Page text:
Lazear says that it is because the increase in job growth is being driven by a decline in the number of layoffs, not from increased hiring. People don't feel better because they don't see real hiring. So, the Obama administration's touting of the creation of 244,000 jobs last month felt hollow. Additionally, economists revised their predictions for GDP growth downward last month. The U.S. economy is growing very, very slowly and it is imperceptible to most Americans. This is a perception problem for the White House.
Finally, while gas prices have dropped a bit the last week or two, they are still more than $1 higher than a year ago. And a Consumer Federation of America poll released today has more than 8-in-10 Americans saying that the high cost of fuel is causing financial hardship for their family. Our sense is that gas prices in the $4 per gallon range are very problematic for the President.
Democrats are going to need a strong Obama at the top of the ticket, because 2012 is shaping up to be even more difficult than 2010.
As always, the current composition of the Congress is as important to predicting the composition of the next as are the candidates and issues in this election. While the 2010 midterms forced Democrats to defend a number of vulnerable seats in both the House and Senate, 2012 is shaping up to be even more difficult. Particularly in the Senate, where 2006's class is being replaced, there are a number of open seats as well as vulnerable one-term incumbents where demography favors a GOP takeover. Many are in rural states and districts which have been hotbeds of Tea Party enthusiasm.
Rural Democrats in peril: according to Charlie Cook, the Capitol Hill handicapper, 10 Senate races now qualify as "tossups." Four of these are vulnerable Democratic incumbents: Ben Nelson in Nebraska, Claire McCaskill in Missouri, Joe Manchin in West Virginia, and Jon Tester in Montana. Three more are taking place in states where Democrats are retiring: Virginia, New Mexico, and North Dakota.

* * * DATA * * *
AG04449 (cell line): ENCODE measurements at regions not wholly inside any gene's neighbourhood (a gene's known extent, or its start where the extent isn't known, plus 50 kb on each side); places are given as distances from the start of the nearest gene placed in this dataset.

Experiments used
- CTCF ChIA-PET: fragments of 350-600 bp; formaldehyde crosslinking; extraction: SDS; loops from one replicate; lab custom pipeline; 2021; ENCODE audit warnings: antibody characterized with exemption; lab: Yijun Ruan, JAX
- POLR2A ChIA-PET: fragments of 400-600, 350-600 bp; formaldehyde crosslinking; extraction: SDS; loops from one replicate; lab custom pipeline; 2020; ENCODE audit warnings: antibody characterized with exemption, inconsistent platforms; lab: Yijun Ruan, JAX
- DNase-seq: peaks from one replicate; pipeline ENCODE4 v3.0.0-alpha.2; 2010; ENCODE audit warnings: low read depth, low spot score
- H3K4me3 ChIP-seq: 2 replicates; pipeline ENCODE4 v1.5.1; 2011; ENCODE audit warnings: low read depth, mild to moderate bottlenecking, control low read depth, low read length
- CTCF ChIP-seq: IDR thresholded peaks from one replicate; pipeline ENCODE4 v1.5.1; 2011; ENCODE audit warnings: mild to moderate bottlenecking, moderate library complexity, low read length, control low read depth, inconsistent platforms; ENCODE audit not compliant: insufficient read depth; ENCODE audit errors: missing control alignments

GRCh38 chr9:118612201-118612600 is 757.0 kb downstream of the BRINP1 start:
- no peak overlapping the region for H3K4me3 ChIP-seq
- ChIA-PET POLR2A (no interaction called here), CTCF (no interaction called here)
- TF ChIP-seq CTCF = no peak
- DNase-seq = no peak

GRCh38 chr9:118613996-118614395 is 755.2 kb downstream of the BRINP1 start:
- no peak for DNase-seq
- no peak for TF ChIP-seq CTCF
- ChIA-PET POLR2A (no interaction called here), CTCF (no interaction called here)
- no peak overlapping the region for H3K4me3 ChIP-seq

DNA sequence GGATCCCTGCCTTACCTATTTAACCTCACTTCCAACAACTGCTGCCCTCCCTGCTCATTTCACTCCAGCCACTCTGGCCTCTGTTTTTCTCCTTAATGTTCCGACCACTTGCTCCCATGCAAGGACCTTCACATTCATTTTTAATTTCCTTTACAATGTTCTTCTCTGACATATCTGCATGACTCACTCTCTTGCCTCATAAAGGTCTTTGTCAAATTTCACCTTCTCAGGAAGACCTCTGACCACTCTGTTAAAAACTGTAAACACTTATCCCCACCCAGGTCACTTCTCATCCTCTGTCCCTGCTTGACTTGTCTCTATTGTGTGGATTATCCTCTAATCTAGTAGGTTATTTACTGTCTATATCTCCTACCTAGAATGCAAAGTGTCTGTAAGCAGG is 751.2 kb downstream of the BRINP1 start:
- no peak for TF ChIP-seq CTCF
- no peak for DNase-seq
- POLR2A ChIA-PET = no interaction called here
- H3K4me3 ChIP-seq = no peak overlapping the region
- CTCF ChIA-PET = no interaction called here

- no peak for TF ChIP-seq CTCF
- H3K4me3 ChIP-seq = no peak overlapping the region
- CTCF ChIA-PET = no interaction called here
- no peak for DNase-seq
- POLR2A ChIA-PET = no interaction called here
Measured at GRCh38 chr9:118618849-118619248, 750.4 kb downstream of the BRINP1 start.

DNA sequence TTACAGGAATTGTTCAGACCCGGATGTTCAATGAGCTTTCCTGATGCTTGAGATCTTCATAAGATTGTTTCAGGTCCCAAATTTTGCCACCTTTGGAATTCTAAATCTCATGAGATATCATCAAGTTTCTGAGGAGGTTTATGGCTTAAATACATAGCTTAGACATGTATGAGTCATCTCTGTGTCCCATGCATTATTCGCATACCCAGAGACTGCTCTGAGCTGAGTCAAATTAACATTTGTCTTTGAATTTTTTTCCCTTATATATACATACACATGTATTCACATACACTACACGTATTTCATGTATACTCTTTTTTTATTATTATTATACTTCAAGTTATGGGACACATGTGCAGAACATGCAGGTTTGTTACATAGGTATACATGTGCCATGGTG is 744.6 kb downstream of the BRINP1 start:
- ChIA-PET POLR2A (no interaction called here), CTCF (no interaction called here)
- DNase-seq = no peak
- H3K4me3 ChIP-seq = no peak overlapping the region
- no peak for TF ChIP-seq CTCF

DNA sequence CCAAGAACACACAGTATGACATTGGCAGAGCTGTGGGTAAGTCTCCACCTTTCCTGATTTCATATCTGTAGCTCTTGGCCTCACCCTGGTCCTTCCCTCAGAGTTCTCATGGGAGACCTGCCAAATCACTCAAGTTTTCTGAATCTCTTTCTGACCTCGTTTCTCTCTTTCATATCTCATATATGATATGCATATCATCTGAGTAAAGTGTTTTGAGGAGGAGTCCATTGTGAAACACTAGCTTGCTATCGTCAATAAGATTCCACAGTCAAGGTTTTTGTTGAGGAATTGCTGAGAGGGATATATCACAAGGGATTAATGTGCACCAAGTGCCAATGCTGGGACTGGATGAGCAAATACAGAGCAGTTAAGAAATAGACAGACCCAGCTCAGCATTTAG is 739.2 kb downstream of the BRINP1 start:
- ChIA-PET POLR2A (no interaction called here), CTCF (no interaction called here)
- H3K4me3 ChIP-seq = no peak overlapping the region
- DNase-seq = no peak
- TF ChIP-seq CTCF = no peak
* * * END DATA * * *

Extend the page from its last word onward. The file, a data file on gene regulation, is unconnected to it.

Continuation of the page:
While they are scattered across the continent, all of these states present a similar-looking type of classic swing voter living well outside the major metro areas where Obama was able to rack up large margins in 2008. As Charlie notes, it is simple: "if Democrats can't connect with exurbs and small-town voters, they will lose the Senate next November -- and make it difficult for President Obama, who held his own among rural Americans in 2008, to recapture states like North Carolina that put him over the top last time around."
After a major upswing for Democrats in the past decade, in 2010 party identification returned to parity, which is hugely problematic for the President's party.
One important point to remember is that turnout tends to be more right-leaning than the overall electorate. And when independent "leaners" are included with their respective party, Democrats now have a mere one-point advantage (45 percent - 44 percent).
The country's political ideology is more fragmented than ever, and therefore putting together a winning coalition will be more difficult than in the past.
This year's edition of the Pew Political Typology study has some fascinating conclusions. As their abstract notes,
"A growing number of Americans are choosing not to identify with either political party, and the center of the political spectrum is increasingly diverse. Rather than being moderate, many of these independents hold extremely strong ideological positions on issues such as the role of government, immigration, the environment and social issues. But they combine these views in ways that defy liberal or conservative orthodoxy."
This is the fracturing of the electorate that has been talked about for a decade: it has undeniably arrived. In the age of personalized media consumption, MicroTargeting and individual ad targeting, Americans are increasingly difficult to easily categorize.
Thanks to John Zirinsky for his insights and contributions. We will be back again in the next few weeks. In the meantime, for real-time reactions to events and more thoughts on the public opinion environment, please follow us on Twitter.